Mirka and the Boat

How did Mirka start to make tea boats (or tea seas)? We have known potters Petr Novák and Mirka Randová for seven years. They both create teaware in their own specific way. We asked Mirka a few questions about the phenomenon of tea boats, which we keep discovering, using and – most importantly – admiring.

Čajové moře Dřevo

Tea Boat Wood




Mirka, do you know how old the phenomenon of tea boats and tea draining trays is? I mean in tea culture in general…

It’s hard to say. Various shapes and kinds are used, from small tea tables, draining trays, bowls and stones to the best known bamboo tea boats. I guess the most frequent is the use of the tea boat in the Gongfu tea ceremony. Its history probably reaches back to the 18th century.

How long have you been making tea pottery, specifically tea boats? Who or what inspired you?
I was first inspired to make tea boats during my visit to the 2008 Tea Bowl Festival in South Korea where they are traditionally made. I was more into bonsai bowls at that time and it was actually Petr who tried to make the first boat – chiefly to use it for himself. One day I was finishing an oval bonsai bowl and suddenly the idea crossed my mind that this would be an interesting shape for a tea boat! As I overcame the fear of breaking the tradition of shapes that originally inspired me, it started working on its own. Today I enjoy creating new shapes; the last ones, for instance, were inspired by the plates I designed and made for restaurants I work with.










Did you start with the large tea boats with a removable top straight away? I imagine you had to work your way to them.
The removable top was there from the beginning; the closed boats with one larger opening for spilling out water never really resonated with me – probably because I could not imagine the maintenance (note: the type of boats with one opening is known in Korea, for instance). Size-wise I used to start with what is today my mid-size, around 40 cm. The training I got from bonsai bowls helped and boats were similar to make. Also, despite being artworks of their own, in the end they are always accessories for something else. The bonsai bowl accessorises a tree; together they create a symbiosis, while the boat accessorises a teapot and a cup. This effectively limits the creative process, on the other hand it is a huge challenge.

When you are creating a boat, do you have in mind a particular material or style of the teapots and cups?
I don’t plan my boats to go with concrete materials or styles of teaware. I rather concentrate on the bringing out of the beauty of teaware in general. I assume that the pot with tea is the centre of events that attracts the attention of the tea master and the boat is his stage of a sort – the master has to feel comfortable there and the boat has to aesthetically emphasise what is happening on it. I have to confess that it is not always easy and that sometimes I overdo the distinctiveness of the boat. I try not to repeat mistakes. The overall understanding of whether a certain boat design works comes long after firing – when I see it in action, together with teaware. The tea community helps me a lot in this; it is great to have friends in the tea community, who test and comment on new designs. (note: we are currently testing one of Mirka’s boats in the Klasek Tea Shop)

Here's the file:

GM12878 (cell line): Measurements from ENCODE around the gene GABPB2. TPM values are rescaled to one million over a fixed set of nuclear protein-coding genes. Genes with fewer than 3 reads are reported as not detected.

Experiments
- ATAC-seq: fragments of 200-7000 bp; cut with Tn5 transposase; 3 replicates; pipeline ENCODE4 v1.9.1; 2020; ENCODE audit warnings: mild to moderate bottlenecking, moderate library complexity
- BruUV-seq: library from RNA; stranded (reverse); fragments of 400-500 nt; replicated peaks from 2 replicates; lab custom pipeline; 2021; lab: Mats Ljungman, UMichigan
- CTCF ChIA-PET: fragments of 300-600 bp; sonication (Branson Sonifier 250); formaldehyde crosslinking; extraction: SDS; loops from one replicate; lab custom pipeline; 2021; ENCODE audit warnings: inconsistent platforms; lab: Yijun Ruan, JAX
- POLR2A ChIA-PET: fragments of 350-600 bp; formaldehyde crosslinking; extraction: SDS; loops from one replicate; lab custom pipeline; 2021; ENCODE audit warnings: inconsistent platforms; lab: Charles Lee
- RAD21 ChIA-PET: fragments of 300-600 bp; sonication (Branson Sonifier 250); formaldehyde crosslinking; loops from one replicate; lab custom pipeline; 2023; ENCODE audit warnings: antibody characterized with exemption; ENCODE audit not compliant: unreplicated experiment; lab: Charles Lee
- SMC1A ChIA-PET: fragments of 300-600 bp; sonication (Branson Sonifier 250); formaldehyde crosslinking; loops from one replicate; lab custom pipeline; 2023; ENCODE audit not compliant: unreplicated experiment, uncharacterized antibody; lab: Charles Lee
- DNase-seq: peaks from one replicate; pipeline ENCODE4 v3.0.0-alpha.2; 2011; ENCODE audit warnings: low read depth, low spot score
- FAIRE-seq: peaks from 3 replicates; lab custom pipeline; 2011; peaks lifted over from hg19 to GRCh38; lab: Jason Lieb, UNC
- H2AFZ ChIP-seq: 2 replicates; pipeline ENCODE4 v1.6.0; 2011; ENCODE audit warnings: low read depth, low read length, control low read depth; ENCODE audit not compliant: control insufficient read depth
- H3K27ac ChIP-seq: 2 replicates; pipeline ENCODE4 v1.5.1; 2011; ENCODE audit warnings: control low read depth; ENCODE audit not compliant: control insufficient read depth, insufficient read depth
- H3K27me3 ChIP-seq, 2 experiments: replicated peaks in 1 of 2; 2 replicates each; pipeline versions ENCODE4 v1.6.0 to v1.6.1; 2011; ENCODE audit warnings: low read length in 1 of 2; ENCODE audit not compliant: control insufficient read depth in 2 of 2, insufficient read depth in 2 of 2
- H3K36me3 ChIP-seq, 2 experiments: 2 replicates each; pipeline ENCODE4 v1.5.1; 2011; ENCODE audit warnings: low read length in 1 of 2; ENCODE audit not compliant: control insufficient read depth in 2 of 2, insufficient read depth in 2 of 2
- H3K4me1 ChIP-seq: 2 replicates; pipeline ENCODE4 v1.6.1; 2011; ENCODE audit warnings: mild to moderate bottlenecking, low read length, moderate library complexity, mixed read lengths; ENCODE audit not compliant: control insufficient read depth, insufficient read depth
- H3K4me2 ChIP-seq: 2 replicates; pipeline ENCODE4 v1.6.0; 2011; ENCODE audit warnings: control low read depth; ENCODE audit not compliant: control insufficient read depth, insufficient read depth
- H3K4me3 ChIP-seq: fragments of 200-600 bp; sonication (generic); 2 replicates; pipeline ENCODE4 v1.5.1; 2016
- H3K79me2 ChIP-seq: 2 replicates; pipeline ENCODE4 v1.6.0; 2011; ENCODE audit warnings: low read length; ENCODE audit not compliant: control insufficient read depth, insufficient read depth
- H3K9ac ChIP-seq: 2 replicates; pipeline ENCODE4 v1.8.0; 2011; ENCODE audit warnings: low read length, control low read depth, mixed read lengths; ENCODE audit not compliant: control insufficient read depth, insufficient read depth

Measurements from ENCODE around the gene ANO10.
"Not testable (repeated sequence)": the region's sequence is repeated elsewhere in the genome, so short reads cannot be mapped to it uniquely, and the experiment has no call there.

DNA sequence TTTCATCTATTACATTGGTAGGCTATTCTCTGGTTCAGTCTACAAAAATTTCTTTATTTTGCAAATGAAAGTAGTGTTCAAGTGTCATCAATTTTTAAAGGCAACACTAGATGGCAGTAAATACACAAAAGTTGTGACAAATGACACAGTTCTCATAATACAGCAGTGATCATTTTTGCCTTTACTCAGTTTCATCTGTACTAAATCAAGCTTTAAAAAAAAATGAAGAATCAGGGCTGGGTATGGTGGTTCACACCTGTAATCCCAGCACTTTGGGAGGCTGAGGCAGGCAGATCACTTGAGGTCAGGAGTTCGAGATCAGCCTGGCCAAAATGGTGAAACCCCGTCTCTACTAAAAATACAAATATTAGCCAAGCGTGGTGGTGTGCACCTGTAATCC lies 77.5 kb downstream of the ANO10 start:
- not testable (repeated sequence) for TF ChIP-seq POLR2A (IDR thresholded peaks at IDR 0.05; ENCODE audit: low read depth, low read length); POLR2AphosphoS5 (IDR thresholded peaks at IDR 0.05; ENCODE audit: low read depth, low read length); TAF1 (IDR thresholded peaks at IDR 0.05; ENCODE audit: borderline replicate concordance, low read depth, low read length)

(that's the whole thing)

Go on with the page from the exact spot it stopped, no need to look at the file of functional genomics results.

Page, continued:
How do you decide whether you will fire in a wood-fired (reduction) kiln or in an electric one?
This decision somehow makes itself because it depends on my original idea and is given by the material – clay and glaze – that I select. Some materials would not survive reduction, but I have a material that is very suitable for wood firing, although in 40% of the cases it doesn’t survive it either. Other materials would look boring if fired in the oxisdation atmosphere of the electric kiln and need wood firing to liven up their look. They also profit from the fly-ash and the touch of the flames, which is why wood firing is the best choice. It is similar with glazes – it is all about the materials you select.

Thank you. We are looking forward to your discoveries and products.

Mirka Randová

In the process of creating my pottery, form – shape is always very important to me. Although I equally like to work on the potter’s wheel and modelling, my approach to each of them is very different. I start modelling without any final ideas about the shape and appearance of the final piece. I only stick to the planned work procedure. The shape and appearance only arise in the working process, as a dialogue with clay. When I create my pottery on the potter’s wheel, I aim at complex forms – simple and feminine. Every part of the process of producing ceramics is an adventure, although I get most enthusiastic about making glazes from natural materials – so many choices… I believe that every piece needs a blessing of randomness. I adjust the selection of materials and type of firing to this. In a wood-fired oven, each product confirms its chance to exist, achieving its character, strength and energy from the fire.

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